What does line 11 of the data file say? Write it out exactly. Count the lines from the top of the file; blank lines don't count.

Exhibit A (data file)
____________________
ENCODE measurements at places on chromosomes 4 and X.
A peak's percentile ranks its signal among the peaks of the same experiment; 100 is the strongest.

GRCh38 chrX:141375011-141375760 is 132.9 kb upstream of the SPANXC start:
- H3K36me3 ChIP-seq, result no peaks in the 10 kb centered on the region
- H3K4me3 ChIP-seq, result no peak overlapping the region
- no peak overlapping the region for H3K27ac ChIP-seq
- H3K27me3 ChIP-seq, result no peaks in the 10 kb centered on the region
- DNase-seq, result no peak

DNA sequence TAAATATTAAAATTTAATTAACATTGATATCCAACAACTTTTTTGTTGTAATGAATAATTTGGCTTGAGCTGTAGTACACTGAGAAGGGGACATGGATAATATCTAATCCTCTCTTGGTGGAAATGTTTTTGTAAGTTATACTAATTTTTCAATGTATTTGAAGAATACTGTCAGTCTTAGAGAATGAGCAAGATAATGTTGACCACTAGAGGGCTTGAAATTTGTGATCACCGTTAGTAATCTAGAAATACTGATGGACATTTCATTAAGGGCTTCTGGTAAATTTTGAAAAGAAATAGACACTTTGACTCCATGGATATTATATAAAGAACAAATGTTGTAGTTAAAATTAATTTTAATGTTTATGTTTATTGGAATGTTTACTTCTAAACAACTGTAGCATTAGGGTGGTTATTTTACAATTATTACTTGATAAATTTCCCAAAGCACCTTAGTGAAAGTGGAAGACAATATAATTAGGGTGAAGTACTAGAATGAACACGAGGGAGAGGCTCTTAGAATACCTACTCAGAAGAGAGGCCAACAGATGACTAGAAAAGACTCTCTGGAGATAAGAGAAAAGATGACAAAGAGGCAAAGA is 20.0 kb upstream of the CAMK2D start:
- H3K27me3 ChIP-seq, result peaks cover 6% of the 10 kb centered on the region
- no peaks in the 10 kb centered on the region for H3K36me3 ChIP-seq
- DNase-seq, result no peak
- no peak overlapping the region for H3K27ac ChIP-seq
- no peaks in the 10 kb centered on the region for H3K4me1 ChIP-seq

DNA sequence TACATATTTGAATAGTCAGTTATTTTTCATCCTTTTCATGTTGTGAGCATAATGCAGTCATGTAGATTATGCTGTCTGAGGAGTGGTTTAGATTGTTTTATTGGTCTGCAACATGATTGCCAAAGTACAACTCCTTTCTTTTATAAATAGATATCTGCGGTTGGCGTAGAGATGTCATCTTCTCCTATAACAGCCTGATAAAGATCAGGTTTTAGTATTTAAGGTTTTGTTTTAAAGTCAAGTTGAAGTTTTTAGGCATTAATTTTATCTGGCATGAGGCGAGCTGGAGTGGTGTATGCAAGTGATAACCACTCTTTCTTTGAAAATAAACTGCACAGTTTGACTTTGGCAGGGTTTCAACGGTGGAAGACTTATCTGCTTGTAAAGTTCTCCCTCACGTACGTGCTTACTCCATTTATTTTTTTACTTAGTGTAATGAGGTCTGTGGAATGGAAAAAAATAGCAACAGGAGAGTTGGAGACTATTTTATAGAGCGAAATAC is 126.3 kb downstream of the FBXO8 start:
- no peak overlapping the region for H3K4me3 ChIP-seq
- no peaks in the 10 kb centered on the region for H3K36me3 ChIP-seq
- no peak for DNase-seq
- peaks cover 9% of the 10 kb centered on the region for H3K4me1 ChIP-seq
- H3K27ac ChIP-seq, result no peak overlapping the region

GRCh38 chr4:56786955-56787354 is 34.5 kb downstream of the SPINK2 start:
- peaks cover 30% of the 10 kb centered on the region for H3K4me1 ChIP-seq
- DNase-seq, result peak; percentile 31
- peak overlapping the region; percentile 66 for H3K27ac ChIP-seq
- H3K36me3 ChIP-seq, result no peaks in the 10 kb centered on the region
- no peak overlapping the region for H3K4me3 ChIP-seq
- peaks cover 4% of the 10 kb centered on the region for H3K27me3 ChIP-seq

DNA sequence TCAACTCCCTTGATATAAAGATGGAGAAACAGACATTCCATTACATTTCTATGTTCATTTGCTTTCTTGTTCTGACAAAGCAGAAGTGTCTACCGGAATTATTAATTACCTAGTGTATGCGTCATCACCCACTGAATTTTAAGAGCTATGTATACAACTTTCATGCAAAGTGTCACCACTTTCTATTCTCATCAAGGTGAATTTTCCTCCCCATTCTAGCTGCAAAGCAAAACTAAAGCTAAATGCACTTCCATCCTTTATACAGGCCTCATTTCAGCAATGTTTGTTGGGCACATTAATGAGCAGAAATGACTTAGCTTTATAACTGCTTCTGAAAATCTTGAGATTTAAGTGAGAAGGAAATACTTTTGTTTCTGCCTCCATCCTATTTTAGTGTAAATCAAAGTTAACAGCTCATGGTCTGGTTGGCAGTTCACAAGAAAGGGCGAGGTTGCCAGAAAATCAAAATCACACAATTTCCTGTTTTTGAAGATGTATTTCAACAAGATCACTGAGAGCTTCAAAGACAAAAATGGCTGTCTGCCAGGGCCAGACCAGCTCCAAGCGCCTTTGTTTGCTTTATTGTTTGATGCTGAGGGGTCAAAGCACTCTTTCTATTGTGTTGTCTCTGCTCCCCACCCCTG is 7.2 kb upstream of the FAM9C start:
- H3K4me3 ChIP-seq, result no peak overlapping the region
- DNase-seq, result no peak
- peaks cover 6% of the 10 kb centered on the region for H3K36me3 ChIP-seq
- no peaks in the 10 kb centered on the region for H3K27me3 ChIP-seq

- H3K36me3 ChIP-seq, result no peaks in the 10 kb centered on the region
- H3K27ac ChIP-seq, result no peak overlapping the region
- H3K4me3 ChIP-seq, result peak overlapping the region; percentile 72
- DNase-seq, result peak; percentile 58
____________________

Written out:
- no peaks in the 10 kb centered on the region for H3K36me3 ChIP-seq